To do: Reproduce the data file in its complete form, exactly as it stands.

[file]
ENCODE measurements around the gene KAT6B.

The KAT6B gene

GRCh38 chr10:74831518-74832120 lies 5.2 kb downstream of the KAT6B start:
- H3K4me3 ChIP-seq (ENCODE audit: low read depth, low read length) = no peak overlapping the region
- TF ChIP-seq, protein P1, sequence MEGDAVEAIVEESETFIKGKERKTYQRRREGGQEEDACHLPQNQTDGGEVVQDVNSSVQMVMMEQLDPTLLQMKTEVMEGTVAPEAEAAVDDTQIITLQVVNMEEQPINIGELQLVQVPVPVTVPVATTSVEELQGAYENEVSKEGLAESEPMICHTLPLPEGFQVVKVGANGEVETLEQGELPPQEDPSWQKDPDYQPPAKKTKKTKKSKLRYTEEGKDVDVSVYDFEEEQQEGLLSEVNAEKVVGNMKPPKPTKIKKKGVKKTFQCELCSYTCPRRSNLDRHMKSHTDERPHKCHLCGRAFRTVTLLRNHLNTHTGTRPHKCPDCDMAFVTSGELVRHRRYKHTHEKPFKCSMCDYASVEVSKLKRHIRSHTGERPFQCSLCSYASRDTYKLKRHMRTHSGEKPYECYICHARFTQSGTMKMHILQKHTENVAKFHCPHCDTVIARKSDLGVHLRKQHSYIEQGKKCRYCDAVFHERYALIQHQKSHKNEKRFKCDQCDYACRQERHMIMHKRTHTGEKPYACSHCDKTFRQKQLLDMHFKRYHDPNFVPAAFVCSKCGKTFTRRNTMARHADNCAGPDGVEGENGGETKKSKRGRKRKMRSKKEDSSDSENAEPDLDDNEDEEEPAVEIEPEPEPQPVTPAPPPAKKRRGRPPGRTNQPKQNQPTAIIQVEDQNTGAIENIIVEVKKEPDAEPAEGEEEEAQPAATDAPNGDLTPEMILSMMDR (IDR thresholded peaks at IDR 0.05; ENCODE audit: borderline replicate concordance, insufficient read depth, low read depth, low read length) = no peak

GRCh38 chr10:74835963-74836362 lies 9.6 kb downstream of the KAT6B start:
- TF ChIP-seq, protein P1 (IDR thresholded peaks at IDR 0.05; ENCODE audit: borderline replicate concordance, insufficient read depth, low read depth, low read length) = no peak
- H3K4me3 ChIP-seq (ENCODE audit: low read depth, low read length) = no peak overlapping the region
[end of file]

ENCODE measurements around the gene KAT6B.

The KAT6B gene

GRCh38 chr10:74831518-74832120 lies 5.2 kb downstream of the KAT6B start:
- H3K4me3 ChIP-seq (ENCODE audit: low read depth, low read length) = no peak overlapping the region
- TF ChIP-seq, protein P1, sequence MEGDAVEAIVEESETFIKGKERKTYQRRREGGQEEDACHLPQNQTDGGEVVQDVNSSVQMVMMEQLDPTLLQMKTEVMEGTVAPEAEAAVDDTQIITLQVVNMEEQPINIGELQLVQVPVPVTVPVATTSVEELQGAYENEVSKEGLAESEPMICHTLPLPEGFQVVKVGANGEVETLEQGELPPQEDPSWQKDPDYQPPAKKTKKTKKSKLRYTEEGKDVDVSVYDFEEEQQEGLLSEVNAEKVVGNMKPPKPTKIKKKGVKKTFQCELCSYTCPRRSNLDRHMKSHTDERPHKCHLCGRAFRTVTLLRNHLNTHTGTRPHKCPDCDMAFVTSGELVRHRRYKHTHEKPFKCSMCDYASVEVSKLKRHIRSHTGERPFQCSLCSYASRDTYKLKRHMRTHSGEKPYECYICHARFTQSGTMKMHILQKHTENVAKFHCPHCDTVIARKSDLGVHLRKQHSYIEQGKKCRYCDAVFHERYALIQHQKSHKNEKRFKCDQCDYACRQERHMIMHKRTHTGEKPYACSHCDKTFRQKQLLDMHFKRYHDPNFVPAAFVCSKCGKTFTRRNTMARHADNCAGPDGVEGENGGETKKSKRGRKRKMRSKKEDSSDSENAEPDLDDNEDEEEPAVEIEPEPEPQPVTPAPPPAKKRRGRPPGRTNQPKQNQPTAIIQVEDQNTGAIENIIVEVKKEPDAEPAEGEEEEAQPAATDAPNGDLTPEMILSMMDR (IDR thresholded peaks at IDR 0.05; ENCODE audit: borderline replicate concordance, insufficient read depth, low read depth, low read length) = no peak

GRCh38 chr10:74835963-74836362 lies 9.6 kb downstream of the KAT6B start:
- TF ChIP-seq, protein P1 (IDR thresholded peaks at IDR 0.05; ENCODE audit: borderline replicate concordance, insufficient read depth, low read depth, low read length) = no peak
- H3K4me3 ChIP-seq (ENCODE audit: low read depth, low read length) = no peak overlapping the region